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notion

Line breaks: no¦tion
Pronunciation: /ˈnəʊʃ(ə)n
 
/

Definition of notion in English:

noun

1A conception of or belief about something: children have different notions about the roles of their parents I had no notion of what her words meant
More example sentences
  • The above notions constitute the elementary concepts of category theory.
  • We see the world from different perspectives and have different notions of what constitutes fairness.
  • Reductionism and the criterial theory lean heavily on the notion of analytic or conceptual truth.
Synonyms
feeling, funny feeling, suspicion, sneaking suspicion, hunch
understanding, idea, awareness, knowledge, clue, inkling
British informal the foggiest idea
2An impulse or desire, especially one of a whimsical kind: she had a notion to ring her friend at work
More example sentences
  • Eagleton says that opinion, appetite or inclinations are notions of individual desire that become a person's subjectivity.
  • And this desire transcends all notions of fear for one's own safety.
  • But ‘the social gap in notions of fun may have more to do with age than gender.’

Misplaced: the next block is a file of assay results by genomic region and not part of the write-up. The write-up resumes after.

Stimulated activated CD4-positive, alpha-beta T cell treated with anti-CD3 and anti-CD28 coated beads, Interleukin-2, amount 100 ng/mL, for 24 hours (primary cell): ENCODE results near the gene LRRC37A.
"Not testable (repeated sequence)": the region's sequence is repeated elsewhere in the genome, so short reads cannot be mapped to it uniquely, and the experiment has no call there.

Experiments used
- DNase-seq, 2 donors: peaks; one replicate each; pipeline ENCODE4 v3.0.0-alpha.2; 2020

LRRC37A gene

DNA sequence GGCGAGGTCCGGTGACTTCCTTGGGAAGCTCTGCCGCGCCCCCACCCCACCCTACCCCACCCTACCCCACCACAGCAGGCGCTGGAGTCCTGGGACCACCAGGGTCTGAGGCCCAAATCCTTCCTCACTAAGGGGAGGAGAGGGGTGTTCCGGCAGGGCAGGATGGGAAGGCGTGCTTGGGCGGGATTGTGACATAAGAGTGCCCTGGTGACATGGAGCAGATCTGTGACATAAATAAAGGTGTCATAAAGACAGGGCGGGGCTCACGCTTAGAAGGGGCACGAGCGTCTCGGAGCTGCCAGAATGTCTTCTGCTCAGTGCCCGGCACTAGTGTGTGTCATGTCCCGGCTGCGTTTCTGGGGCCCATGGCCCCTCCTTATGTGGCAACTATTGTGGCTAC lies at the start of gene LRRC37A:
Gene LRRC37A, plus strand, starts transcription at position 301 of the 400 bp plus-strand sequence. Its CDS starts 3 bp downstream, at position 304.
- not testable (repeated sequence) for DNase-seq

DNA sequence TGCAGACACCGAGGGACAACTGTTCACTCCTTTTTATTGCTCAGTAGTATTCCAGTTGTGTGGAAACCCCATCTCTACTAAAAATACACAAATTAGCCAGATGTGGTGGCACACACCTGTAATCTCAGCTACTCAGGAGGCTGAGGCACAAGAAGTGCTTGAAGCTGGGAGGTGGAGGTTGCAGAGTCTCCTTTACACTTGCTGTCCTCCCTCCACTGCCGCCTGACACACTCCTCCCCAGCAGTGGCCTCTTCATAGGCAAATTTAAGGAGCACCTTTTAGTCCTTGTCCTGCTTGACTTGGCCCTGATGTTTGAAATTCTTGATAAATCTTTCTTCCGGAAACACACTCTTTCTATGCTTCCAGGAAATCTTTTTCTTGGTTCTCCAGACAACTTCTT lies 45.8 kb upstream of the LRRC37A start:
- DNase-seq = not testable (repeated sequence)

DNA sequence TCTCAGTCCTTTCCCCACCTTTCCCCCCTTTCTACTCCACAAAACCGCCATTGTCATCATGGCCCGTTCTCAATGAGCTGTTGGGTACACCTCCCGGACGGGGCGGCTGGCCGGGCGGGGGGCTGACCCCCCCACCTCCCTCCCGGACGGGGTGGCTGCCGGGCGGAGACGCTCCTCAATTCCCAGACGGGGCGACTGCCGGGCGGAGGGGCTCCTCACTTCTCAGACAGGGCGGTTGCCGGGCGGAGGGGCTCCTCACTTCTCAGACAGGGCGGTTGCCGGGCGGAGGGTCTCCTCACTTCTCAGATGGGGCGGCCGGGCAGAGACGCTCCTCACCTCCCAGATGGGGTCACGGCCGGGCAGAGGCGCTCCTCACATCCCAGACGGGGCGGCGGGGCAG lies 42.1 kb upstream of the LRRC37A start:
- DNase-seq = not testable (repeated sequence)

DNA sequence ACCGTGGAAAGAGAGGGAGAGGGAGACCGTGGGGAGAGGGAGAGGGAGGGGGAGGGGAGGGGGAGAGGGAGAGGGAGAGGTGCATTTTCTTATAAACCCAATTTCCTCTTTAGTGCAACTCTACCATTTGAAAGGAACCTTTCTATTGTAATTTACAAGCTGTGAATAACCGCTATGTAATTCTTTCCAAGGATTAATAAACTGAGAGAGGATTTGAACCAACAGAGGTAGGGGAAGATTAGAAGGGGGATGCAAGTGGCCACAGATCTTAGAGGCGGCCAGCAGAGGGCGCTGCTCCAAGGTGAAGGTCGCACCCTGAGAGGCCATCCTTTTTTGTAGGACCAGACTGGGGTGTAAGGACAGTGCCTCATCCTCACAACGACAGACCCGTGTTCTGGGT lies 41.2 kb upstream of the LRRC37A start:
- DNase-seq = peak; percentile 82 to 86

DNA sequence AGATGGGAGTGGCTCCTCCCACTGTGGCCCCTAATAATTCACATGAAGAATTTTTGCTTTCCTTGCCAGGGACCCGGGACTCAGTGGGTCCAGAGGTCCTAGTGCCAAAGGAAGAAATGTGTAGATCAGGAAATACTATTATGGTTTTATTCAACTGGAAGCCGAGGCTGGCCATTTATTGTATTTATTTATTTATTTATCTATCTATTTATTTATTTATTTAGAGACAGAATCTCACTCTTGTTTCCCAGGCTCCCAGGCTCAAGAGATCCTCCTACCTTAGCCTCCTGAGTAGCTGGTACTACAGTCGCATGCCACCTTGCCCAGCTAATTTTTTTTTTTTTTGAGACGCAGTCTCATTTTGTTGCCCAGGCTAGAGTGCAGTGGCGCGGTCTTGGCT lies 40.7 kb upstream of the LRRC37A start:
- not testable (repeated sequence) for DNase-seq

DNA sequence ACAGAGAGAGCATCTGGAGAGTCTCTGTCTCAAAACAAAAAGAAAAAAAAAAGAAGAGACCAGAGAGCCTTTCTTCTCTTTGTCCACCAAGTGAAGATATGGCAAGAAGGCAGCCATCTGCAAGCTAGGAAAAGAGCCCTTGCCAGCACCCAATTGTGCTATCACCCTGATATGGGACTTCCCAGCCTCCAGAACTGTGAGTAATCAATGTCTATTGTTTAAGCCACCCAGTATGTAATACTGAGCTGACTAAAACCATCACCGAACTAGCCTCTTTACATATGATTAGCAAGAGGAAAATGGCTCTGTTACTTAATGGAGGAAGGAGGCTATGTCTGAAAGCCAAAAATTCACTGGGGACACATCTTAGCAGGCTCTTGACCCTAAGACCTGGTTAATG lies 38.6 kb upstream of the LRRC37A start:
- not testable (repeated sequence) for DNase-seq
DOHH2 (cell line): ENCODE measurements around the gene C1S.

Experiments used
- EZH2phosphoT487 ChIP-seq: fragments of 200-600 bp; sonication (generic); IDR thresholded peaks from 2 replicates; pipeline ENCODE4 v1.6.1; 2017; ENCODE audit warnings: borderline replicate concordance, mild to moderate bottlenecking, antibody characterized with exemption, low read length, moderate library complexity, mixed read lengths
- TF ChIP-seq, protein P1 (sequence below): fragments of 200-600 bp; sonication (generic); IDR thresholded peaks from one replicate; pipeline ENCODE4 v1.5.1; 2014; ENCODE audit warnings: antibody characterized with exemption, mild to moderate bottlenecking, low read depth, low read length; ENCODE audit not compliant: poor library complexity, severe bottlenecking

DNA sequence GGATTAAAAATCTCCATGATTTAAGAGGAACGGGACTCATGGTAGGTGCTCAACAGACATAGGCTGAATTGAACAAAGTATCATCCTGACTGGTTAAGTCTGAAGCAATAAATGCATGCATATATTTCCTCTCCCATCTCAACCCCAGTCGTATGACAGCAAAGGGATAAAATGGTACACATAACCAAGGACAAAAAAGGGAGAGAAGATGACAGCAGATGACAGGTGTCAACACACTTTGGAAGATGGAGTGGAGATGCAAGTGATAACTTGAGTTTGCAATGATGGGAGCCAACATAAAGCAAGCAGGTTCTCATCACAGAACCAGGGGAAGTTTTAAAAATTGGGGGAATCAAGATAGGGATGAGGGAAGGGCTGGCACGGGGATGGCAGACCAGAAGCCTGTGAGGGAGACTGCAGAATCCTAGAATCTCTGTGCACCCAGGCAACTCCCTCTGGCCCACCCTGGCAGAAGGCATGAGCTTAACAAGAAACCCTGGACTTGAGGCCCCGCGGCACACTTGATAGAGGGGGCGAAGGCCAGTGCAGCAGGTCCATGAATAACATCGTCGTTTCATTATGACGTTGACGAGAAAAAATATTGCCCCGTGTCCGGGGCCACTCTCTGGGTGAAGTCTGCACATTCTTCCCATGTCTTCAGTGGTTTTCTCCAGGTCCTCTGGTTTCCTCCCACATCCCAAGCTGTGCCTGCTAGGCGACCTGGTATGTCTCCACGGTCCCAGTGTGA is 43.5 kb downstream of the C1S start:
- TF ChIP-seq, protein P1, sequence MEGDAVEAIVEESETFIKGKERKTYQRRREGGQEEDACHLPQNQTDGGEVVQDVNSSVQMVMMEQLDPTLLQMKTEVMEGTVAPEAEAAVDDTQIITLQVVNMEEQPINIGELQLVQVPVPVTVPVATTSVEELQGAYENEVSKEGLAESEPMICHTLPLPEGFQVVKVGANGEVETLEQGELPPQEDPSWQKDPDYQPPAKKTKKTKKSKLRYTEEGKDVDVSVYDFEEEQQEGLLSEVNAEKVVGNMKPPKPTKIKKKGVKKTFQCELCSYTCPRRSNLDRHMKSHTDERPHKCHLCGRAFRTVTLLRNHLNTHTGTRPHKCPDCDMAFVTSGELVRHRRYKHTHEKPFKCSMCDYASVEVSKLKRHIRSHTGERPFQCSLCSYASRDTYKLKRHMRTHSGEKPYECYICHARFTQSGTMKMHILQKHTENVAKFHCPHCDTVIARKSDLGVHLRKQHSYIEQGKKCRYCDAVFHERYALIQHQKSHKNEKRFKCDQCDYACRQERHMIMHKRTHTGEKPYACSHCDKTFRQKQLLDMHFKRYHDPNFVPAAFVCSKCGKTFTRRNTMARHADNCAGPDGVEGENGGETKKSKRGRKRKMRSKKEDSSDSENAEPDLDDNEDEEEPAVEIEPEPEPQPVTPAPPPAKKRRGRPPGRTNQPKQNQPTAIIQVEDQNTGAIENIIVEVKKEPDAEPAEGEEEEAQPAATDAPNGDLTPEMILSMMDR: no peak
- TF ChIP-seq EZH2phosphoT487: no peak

Synonyms
impulse, inclination, whim, desire, wish, fancy, caprice, whimsy
3 (notions) chiefly North American Items used in sewing, such as buttons, pins, and hooks.
Example sentences
  • Store small notions, such as buttons, pins and snaps, in empty film containers, pill bottles or baby food jars.
  • Crafters will often use a backpack to transport fabric and other sewing notions to a guild meeting, leaving both hands free to carry the sewing machine.
  • Also be sure to get such notions as thread, zippers, buttons, and interfacing.

Origin

late Middle English: from Latin notio(n-) 'idea', from notus 'known', past participle of noscere.

Definition of notion in:

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